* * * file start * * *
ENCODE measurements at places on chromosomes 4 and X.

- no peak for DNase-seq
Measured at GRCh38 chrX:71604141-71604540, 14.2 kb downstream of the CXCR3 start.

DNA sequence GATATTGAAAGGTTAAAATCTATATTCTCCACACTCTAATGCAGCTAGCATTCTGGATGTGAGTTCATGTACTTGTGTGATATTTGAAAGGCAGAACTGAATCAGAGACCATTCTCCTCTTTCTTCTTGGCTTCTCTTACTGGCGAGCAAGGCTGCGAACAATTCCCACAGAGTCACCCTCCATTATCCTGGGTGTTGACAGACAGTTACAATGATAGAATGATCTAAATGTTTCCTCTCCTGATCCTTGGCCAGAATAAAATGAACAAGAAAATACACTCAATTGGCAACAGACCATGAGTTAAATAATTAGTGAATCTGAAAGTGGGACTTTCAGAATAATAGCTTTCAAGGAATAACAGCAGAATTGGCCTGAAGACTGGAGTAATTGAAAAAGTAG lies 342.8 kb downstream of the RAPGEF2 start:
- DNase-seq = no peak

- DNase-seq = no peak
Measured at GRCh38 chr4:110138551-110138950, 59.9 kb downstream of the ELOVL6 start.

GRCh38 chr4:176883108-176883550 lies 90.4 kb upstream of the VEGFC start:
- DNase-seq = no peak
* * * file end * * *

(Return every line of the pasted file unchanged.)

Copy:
ENCODE measurements at places on chromosomes 4 and X.

- no peak for DNase-seq
Measured at GRCh38 chrX:71604141-71604540, 14.2 kb downstream of the CXCR3 start.

DNA sequence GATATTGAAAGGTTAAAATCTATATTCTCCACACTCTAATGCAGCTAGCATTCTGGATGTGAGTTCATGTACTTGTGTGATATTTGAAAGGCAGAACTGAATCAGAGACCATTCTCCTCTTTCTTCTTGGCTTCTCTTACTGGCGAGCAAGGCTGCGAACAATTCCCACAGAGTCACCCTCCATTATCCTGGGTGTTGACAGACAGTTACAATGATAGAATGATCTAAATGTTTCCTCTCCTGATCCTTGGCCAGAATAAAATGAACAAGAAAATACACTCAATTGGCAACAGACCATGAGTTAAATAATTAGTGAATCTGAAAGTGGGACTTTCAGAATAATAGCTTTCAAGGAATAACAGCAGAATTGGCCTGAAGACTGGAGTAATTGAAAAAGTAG lies 342.8 kb downstream of the RAPGEF2 start:
- DNase-seq = no peak

- DNase-seq = no peak
Measured at GRCh38 chr4:110138551-110138950, 59.9 kb downstream of the ELOVL6 start.

GRCh38 chr4:176883108-176883550 lies 90.4 kb upstream of the VEGFC start:
- DNase-seq = no peak